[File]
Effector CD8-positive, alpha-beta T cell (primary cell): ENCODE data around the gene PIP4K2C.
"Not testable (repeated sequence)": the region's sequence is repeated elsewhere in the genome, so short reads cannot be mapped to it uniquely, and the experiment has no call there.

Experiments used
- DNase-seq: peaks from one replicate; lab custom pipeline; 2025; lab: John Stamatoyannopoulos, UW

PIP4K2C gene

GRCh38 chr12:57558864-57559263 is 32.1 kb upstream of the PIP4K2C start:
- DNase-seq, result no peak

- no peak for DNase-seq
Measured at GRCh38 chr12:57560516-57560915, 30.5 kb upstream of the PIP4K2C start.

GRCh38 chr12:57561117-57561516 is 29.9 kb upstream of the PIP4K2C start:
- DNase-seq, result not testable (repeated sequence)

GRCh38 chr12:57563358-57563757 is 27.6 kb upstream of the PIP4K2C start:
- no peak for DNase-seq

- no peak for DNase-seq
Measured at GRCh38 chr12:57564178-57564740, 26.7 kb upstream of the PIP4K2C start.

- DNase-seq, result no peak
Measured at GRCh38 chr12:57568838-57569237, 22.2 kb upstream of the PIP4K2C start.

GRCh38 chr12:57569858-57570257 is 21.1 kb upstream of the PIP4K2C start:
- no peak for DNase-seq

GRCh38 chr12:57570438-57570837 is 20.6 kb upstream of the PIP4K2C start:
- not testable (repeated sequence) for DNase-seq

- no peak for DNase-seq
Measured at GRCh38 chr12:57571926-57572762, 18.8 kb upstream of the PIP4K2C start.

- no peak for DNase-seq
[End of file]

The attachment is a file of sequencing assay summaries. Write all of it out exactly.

Effector CD8-positive, alpha-beta T cell (primary cell): ENCODE data around the gene PIP4K2C.
"Not testable (repeated sequence)": the region's sequence is repeated elsewhere in the genome, so short reads cannot be mapped to it uniquely, and the experiment has no call there.

Experiments used
- DNase-seq: peaks from one replicate; lab custom pipeline; 2025; lab: John Stamatoyannopoulos, UW

PIP4K2C gene

GRCh38 chr12:57558864-57559263 is 32.1 kb upstream of the PIP4K2C start:
- DNase-seq, result no peak

- no peak for DNase-seq
Measured at GRCh38 chr12:57560516-57560915, 30.5 kb upstream of the PIP4K2C start.

GRCh38 chr12:57561117-57561516 is 29.9 kb upstream of the PIP4K2C start:
- DNase-seq, result not testable (repeated sequence)

GRCh38 chr12:57563358-57563757 is 27.6 kb upstream of the PIP4K2C start:
- no peak for DNase-seq

- no peak for DNase-seq
Measured at GRCh38 chr12:57564178-57564740, 26.7 kb upstream of the PIP4K2C start.

- DNase-seq, result no peak
Measured at GRCh38 chr12:57568838-57569237, 22.2 kb upstream of the PIP4K2C start.

GRCh38 chr12:57569858-57570257 is 21.1 kb upstream of the PIP4K2C start:
- no peak for DNase-seq

GRCh38 chr12:57570438-57570837 is 20.6 kb upstream of the PIP4K2C start:
- not testable (repeated sequence) for DNase-seq

- no peak for DNase-seq
Measured at GRCh38 chr12:57571926-57572762, 18.8 kb upstream of the PIP4K2C start.

- no peak for DNase-seq